That said, the demand picture may get some support from industry data later in the week on last month's US crush, expected to come in at 160m-162m bushels, above the 159.9m bushels in December and the January record of 162.4m bushels.

And, as RJ O'Brien's Richard Feltes said, "the magnitude of March-to-August US soy rationing versus last year is daunting".

There was a "need to cut March-to-August US soybean use by one-third compared with a year ago".

'Taking a beating'

However, he also flagged the potential negative from ideas that US livestock feeders, having earlier in the season, unusually, turned to Brazil for corn, now buying soymeal from there too.

"I suspect front-end soybeans are taking a beating amid talk of South American soymeal working into south eastern US feed markets this summer, as a partial offset to tightening summer soymeal supplies."

Indeed, Mr Feltes recommended looking at soybean spreads, and exploit a "strong tendency" for "May soybeans to gain on deferred July and November options from late February onwards".

Spreading may look all the more appealing now the complication of the so-called "Goldman roll", when followers of its ag index switch from near-term to more distant contracts, is past.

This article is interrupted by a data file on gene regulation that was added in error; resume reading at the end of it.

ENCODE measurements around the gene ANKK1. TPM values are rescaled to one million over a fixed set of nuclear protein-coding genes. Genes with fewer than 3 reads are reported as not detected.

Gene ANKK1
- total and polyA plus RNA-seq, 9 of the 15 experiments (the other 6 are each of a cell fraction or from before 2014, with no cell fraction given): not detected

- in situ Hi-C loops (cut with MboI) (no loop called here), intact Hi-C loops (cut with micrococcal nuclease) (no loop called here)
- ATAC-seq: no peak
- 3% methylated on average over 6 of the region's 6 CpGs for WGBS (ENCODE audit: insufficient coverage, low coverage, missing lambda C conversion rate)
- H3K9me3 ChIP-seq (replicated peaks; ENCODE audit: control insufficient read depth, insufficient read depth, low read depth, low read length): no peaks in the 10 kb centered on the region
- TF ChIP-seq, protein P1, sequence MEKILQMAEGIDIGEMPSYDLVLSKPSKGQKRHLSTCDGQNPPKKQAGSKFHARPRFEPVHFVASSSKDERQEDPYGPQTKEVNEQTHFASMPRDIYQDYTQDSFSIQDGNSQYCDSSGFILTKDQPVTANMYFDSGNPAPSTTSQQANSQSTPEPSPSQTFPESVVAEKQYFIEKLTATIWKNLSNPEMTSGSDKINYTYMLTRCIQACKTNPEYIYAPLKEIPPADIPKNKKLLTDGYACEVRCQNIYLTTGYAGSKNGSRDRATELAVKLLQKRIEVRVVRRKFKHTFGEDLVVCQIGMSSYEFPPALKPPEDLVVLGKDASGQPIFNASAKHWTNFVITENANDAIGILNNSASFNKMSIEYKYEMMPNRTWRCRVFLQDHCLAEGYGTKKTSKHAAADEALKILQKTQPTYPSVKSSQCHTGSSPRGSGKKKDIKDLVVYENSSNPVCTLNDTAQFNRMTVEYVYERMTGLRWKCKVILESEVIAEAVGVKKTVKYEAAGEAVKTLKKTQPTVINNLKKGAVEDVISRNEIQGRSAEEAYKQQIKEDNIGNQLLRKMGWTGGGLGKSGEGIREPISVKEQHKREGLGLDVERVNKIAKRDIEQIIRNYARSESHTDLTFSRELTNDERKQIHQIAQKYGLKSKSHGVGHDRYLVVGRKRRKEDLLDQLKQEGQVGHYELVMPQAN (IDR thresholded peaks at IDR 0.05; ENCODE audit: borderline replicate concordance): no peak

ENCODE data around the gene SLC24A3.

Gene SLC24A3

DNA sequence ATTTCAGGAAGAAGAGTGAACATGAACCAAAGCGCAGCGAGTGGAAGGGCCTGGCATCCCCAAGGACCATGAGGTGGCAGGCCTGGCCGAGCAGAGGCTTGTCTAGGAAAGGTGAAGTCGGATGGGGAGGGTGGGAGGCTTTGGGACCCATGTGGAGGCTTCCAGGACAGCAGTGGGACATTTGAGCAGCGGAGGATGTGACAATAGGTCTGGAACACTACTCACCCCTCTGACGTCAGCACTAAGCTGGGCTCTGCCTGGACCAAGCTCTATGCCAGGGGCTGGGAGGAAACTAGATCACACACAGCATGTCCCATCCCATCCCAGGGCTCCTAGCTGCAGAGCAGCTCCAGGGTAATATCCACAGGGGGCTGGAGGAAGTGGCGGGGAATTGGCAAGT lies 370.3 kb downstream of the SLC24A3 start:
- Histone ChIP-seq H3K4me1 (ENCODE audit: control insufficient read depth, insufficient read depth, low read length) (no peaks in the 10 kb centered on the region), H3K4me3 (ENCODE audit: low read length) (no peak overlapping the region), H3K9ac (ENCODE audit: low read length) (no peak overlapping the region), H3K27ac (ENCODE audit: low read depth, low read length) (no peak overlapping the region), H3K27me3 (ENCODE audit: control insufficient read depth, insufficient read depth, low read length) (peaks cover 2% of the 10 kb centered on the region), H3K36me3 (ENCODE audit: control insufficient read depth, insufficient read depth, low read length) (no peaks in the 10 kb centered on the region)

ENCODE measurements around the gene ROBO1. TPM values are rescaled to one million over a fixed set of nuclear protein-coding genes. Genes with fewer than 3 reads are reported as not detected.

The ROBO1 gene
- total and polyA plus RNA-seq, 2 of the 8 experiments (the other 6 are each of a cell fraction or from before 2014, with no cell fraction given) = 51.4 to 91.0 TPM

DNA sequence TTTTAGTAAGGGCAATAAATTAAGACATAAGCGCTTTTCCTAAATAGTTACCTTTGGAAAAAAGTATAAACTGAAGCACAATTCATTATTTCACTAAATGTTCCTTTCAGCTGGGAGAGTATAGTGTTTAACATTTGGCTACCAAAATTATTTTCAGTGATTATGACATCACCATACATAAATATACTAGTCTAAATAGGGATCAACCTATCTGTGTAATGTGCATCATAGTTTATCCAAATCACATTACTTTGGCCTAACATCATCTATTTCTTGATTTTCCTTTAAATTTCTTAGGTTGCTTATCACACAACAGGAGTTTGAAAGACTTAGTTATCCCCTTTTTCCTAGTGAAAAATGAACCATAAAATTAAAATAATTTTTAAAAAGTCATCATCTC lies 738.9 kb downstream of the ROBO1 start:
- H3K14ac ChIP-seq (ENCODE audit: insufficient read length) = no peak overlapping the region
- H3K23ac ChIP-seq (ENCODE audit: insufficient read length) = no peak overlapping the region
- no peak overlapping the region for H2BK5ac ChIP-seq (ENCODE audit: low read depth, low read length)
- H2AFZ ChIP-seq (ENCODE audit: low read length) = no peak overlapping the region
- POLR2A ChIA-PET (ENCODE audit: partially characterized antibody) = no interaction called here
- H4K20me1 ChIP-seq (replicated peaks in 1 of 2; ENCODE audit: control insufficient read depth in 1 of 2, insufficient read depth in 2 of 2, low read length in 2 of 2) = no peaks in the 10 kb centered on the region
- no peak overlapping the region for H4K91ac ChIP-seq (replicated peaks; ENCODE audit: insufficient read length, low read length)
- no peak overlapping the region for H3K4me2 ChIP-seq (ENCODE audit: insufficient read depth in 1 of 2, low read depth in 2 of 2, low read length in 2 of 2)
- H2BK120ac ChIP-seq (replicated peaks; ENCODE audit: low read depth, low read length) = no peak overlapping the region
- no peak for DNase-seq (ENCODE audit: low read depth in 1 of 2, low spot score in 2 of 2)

In fact, soybeans for March dropped 0.3% to \$14.17 a bushel, marginally better than the 0.4% drop to \$14.04 a bushel suffered by the May lot.

Palm down

Elsewhere in the oilseeds complex, Kuala Lumpur palm oil returned from holiday in poor form, tumbling 1.9% to 2,512 ringgit a tonne on its first trading day of the week.

Besides playing catch up with rival vegetable oil soyoil, down 1.0% in Chicago so far this week to 50.87 cents a pound for March, palm had the negative of Malaysia Palm Oil Board data showing stocks falling, but not as far as investors had expected.

Malaysia's inventories dropped 1.9% to 2.58m tonnes, above a consensus forecast of 2.55m tonnes.

At least some soft commodities got off to a firmer start, including New York raw sugar for March, which edged 0.3% higher to 18.13 cents a pound.

Besides a caution from Kingsman that it may already be profitable at these prices for Brazil's mills to turn cane into ethanol rather than sugar (albeit a dynamic which would not come into force for another couple of months, when the country's crush season starts), premiums for Thai sugar over futures are rising.

Thailand, the world's second-largest sugar exporter after Brazil, earlier this month cut its forecast for sugar output in 2012-2013, to 9.4m tonnes from 10m tonnes, citing poor rainfall.